Security forces ready for the worst


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673d Security Forces Squadron and Anchorage Police Department officers perform their annual High-Risk Response training in conjunction with police week at the Base Exchange May 17. High-Risk Response is training used to familiarize 673d Security Forces and APD members with active-shooter situations and practices the rules of engagement.

U.S. Air Force photo/Airman Ty-Rico Lea

Airmen and civilians of 673d Security Forces Squadron performed their annual high-risk response training during Police Week, training that is part of a Pacific Air Forces-wide program.

The U.S. Air Force partnered with Analytical Services Incorporated to conduct a diverse range of high-risk response exercises. Headquartered in Shirlington, Va., ANSER is a public service research institute that worked with the Air Force in 1958 to help with the research and development of more proficient ways of assessing situations that threaten the security of America and its people. A cadre consisting of ANSER senior analysts devised several exercises, which utilized the concepts of responding to high risk situations.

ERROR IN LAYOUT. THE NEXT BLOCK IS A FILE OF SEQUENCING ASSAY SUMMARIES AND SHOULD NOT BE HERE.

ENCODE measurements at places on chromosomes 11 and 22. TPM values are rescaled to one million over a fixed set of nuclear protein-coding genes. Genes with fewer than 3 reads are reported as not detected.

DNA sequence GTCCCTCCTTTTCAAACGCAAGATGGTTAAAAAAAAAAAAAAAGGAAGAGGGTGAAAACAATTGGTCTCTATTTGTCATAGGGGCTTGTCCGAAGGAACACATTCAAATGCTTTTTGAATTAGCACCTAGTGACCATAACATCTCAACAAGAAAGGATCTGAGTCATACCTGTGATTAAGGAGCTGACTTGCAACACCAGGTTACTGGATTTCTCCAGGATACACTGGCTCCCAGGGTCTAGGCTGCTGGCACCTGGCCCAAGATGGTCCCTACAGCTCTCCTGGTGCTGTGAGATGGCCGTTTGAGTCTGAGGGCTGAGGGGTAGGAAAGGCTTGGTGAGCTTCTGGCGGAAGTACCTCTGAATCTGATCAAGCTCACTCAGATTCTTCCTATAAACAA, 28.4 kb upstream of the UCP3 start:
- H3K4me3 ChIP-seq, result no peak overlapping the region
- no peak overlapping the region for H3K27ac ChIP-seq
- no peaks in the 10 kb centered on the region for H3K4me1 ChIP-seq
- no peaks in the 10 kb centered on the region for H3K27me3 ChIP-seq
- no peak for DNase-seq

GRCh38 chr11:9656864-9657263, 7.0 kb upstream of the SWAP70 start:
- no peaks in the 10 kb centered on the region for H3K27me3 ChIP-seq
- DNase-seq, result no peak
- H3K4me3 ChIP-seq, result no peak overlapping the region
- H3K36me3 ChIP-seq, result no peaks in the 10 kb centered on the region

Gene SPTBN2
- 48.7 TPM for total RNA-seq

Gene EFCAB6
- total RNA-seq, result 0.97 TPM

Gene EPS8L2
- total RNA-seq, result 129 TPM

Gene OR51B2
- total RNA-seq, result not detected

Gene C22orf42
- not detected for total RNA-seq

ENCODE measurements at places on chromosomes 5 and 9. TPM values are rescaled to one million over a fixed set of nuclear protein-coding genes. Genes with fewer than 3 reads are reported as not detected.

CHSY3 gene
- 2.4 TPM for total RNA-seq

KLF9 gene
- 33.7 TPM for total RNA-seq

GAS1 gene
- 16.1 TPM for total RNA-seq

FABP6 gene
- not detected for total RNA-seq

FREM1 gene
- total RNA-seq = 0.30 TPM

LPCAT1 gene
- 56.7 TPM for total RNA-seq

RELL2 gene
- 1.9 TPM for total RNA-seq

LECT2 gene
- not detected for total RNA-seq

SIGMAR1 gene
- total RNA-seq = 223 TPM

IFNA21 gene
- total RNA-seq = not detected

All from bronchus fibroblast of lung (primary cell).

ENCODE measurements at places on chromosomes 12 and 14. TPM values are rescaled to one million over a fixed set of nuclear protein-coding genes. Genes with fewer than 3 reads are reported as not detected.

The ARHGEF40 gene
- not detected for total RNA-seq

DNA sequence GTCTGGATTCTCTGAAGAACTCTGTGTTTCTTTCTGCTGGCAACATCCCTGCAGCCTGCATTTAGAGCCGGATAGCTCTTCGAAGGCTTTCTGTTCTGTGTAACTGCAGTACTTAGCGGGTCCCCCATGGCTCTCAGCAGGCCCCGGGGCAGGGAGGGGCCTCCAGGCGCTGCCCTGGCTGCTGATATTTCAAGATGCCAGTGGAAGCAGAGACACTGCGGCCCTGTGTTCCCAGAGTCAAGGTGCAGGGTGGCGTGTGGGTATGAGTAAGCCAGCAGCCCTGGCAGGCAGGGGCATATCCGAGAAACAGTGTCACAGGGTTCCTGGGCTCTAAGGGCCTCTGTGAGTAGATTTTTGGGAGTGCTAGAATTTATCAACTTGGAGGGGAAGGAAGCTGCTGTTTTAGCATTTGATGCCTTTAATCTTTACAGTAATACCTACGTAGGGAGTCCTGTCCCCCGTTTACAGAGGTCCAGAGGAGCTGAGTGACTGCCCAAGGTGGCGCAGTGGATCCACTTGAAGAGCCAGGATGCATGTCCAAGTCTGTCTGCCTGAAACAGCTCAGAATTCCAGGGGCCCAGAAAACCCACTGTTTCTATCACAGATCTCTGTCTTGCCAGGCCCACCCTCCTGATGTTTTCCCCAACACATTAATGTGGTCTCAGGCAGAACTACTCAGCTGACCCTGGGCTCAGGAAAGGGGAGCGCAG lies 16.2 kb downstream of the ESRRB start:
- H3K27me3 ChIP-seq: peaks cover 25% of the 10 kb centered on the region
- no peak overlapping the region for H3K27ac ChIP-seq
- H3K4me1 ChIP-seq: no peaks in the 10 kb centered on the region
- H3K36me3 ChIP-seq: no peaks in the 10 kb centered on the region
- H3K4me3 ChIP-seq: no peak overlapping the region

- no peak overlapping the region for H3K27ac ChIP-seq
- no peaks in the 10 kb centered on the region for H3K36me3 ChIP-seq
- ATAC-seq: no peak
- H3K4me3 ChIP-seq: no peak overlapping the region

“All throughout Police Week, we exercise training involving an active shooter that could appear anywhere on base,” said Air Force 2nd Lt. Amber Evans, a 673d SFS flight commander. “Scenarios included places such as elementary schools at the base exchange.”

Security Forces service members were trained on the key pieces of high-risk response principles, including the use of force, the history of active shooters and navigating through a hostage situation.

“The high-risk response training that took place at the [base exchange] was the culmination of all aspects used to train for any active shooter situation,” Evans said. “High-risk responses are particularly challenging as you always have to go in with the mind-set that it’s going to be a no win situation.”

According to a public release written by Air Force Staff Sgt. Rogelio Diaz, 673d SFS training instructor, this type of training is used to avoid any type of loss, ranging from lives to property damage. Situations in the past have proven this type of training is critical as each one is variable and unpredictable. The Office of the Secretary of Defense advised all services to provide “active shooter” response training to all security personnel in response to the Fort Hood, Texas, shooting.

As part of the exercise, Air Force members from different squadrons also played the parts of hostages to gain the feel and experience of being in a hostage situation.

“We all had fun participating in the high-risk response training,” said Airman 1st Class Patrick Frick, 673d Communications Squadron cyber system operator. “Ultimately we were really glad to help out.”

Evans said whenever responding to an active shooter situation, security forces members always use the implementation of non-lethal approaches unless instructed otherwise or if they deem the shooter hostile.

“When it comes to saving lives, saving one is better than saving none,” Evans said.

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